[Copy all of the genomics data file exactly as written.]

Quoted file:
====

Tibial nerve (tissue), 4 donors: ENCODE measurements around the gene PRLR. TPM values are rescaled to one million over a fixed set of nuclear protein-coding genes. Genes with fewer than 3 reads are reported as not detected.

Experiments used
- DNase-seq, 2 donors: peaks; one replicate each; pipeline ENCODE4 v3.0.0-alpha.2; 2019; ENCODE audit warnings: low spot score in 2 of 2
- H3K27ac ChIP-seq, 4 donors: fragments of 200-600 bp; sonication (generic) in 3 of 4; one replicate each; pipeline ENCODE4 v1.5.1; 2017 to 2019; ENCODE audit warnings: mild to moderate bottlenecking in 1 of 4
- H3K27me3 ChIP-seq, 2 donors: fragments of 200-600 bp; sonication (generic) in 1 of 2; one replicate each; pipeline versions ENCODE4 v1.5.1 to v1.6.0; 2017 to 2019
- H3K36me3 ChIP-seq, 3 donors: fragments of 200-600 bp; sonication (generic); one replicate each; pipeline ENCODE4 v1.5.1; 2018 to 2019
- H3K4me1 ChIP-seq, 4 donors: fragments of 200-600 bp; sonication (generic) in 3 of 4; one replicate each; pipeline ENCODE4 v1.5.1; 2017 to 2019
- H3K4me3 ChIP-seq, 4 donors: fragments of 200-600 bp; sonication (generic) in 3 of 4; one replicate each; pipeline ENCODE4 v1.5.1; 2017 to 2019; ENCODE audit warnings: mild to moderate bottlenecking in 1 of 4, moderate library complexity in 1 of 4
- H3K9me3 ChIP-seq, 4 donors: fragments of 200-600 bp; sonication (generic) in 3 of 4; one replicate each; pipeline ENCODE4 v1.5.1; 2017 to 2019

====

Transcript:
Tibial nerve (tissue), 4 donors: ENCODE measurements around the gene PRLR. TPM values are rescaled to one million over a fixed set of nuclear protein-coding genes. Genes with fewer than 3 reads are reported as not detected.

Experiments used
- DNase-seq, 2 donors: peaks; one replicate each; pipeline ENCODE4 v3.0.0-alpha.2; 2019; ENCODE audit warnings: low spot score in 2 of 2
- H3K27ac ChIP-seq, 4 donors: fragments of 200-600 bp; sonication (generic) in 3 of 4; one replicate each; pipeline ENCODE4 v1.5.1; 2017 to 2019; ENCODE audit warnings: mild to moderate bottlenecking in 1 of 4
- H3K27me3 ChIP-seq, 2 donors: fragments of 200-600 bp; sonication (generic) in 1 of 2; one replicate each; pipeline versions ENCODE4 v1.5.1 to v1.6.0; 2017 to 2019
- H3K36me3 ChIP-seq, 3 donors: fragments of 200-600 bp; sonication (generic); one replicate each; pipeline ENCODE4 v1.5.1; 2018 to 2019
- H3K4me1 ChIP-seq, 4 donors: fragments of 200-600 bp; sonication (generic) in 3 of 4; one replicate each; pipeline ENCODE4 v1.5.1; 2017 to 2019
- H3K4me3 ChIP-seq, 4 donors: fragments of 200-600 bp; sonication (generic) in 3 of 4; one replicate each; pipeline ENCODE4 v1.5.1; 2017 to 2019; ENCODE audit warnings: mild to moderate bottlenecking in 1 of 4, moderate library complexity in 1 of 4
- H3K9me3 ChIP-seq, 4 donors: fragments of 200-600 bp; sonication (generic) in 3 of 4; one replicate each; pipeline ENCODE4 v1.5.1; 2017 to 2019